Robonkers : How Robonk Comic Strip Scripts Are Now Generated With AI

Robonk is very different from other comic strips. Most notably, it is written by 1960s-style Artificial Intelligence (AI) called ELIZA responding to online adultery dating profiles. The early process was to copy/paste the lines from the dating profiles into ELIZA. This process was notably more labor intensive than desired and time consuming. See the earlier blog entry for an idea of how things were done initially.

The comic strip created by Artificial Intelligence responding to actual online dating profiles.Robonkers is the new script generation system for Robonk. Robonkers allows me to edit profiles before they are fed into ELIZA, and then it runs all the conversations in one go. The resulting text is then manually edited for final scripts.

One of the advantages of running at a crude level early on with copy/paste is having a better idea of what the more advanced next system needed to do and how. After months of using the manual method and seeing what would help the comic strip, building the new system was pretty easy.

There’s still a ton of room for improvement for Robonkers, but as it sits, it’s far nicer than the earlier days using copy/paste. It processes 3000 profiles in about 15 seconds. That’s nice.

Jackalope vs. Jacalope

When you’re using artificial intelligence (AI) to write a bunch of a comic strip series, especially crude 1960s-style AI, it’s going to be awkward. That’s to be expected. There was that one time when the human said (in episode #00063):

Robonk panel 00063-02

…and then Robonk replied back with…

Robonk panel 00063-03

That’s going to happen when dealing with 1960s style AI. The humans have different issues.

The human lines in the Robonk comic strip come from online dating profiles. The humans also error, typically with spelling and punctuation. Here’s an example involving a recent strip. In one place, the human has jackalope spelled as “Jacalope” and of course Robonk repeats the error.

Robonk panel 0006E-01

Later on in the same person’s profile, they correctly spell jackalope:

Robonk panel 0006E-03

Upon further review, the term jackalope shouldn’t be capitalized. So, I’m now going back and correcting this edition of Robonk before posting it on the Robonk facebook page. It’s #0006E and can be seen here at Robonk.com. And yes, jackalope, like Robonk, is a portmanteau.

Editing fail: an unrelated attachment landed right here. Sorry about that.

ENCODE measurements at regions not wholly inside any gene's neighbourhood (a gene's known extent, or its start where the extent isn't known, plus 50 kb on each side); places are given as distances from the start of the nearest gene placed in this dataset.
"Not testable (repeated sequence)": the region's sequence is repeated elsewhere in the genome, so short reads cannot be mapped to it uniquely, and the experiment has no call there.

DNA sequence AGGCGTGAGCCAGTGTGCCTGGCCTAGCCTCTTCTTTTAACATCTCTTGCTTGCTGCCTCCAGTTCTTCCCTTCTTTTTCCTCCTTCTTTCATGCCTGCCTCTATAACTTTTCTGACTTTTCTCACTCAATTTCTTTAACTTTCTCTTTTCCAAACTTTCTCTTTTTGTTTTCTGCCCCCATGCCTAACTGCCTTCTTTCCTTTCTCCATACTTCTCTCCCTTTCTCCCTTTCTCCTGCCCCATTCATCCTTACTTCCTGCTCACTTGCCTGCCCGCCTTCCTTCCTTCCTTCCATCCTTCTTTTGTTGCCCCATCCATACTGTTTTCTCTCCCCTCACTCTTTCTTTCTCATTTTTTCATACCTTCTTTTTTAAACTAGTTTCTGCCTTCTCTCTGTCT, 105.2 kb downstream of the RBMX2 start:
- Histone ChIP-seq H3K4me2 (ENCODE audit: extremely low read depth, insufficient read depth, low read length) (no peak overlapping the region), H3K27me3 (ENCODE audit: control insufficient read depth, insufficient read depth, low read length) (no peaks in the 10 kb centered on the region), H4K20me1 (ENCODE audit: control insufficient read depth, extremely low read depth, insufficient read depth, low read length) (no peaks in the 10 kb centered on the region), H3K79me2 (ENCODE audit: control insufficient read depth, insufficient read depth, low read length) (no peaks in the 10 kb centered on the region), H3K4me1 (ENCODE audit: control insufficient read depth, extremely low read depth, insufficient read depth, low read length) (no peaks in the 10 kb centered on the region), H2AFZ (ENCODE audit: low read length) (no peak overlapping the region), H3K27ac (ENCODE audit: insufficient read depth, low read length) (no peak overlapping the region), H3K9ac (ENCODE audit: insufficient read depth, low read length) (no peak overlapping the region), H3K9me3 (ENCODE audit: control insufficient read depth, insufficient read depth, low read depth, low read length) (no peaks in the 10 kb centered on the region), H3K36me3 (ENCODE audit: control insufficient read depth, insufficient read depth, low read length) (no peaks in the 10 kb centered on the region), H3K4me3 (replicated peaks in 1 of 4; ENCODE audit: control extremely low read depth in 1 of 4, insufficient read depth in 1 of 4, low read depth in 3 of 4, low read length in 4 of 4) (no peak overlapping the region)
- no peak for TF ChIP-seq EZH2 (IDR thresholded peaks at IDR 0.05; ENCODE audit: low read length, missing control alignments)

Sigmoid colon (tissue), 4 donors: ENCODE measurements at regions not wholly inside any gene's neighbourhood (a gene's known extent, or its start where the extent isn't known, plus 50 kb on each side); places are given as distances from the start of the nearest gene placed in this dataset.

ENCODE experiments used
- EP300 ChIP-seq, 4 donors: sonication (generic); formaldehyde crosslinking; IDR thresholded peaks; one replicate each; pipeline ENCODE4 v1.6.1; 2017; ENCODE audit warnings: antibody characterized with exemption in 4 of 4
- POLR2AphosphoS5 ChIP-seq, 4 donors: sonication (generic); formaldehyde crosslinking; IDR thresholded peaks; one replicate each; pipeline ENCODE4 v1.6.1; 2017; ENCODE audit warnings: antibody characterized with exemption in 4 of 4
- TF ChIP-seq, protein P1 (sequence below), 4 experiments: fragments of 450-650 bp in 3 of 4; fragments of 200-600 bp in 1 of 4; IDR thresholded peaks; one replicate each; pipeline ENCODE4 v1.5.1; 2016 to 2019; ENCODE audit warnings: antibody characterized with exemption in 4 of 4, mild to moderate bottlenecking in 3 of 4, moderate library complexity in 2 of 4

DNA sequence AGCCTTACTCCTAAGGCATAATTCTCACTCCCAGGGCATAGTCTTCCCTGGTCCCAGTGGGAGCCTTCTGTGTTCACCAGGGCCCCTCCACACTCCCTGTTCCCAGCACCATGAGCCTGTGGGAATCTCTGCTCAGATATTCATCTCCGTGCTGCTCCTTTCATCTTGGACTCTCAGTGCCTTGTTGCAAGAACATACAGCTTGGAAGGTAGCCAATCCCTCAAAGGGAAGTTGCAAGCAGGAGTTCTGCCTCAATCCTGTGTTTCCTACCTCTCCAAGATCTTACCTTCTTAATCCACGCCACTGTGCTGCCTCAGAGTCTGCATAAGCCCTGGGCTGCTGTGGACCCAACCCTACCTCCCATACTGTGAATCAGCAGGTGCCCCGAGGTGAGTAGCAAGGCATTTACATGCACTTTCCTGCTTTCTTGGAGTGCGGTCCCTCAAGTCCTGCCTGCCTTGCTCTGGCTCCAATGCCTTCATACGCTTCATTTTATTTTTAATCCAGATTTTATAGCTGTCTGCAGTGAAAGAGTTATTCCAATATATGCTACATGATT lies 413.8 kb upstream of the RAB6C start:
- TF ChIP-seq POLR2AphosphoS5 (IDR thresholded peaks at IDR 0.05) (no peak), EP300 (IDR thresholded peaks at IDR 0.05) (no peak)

When Artificial Intelligence Writes a Comic Strip

The comic strip series Robonk isn’t written by the creator/editor. Instead, text comes from a 1960s-style artificial intelligence (AI) program responding to online dating profiles. So, about half of it is written (or repeated, anyway) by Chatbot-Eliza-1.06 (modded to state the name as Robonk instead of Liz) and the other half comes from humans looking for sexual encounters.

To date, the script process isn’t too sexy, and I’m doing a lot of copy/paste to get things rolling. At some point, I’ll probably automate out the current rough script process, but I’m not there yet. There’ll be some waste in that process because adding punctuation where the humans failed sometimes makes the difference between a script that works and one that doesn’t. Here’s a screenshot of what the process looks like in June of 2017. This work will most likely result in comics in the #00040-#0005F range.

Lots of copying and pasting to create scripts in June 2017.

[Editor’s note (2019-02-01): Script generation became far more automated after the creation of the Robonkers script generation system in the fall of 2018. The post you are reading explains how things were done early on.]  

If you ever wonder what the text was like in and out of the AI, there is a “source” link with every comic and you can see what the software wrote in response to the human.

Robonk #00042

The script in the earlier screenshot ended up becoming Robonk comic strip #00042.

I keep learning from the earlier strips on what works, what doesn’t, and what can be improved. It’s an odd comic strip in that I don’t write anything, so what I do from a narrative perspective is really, really, really limited.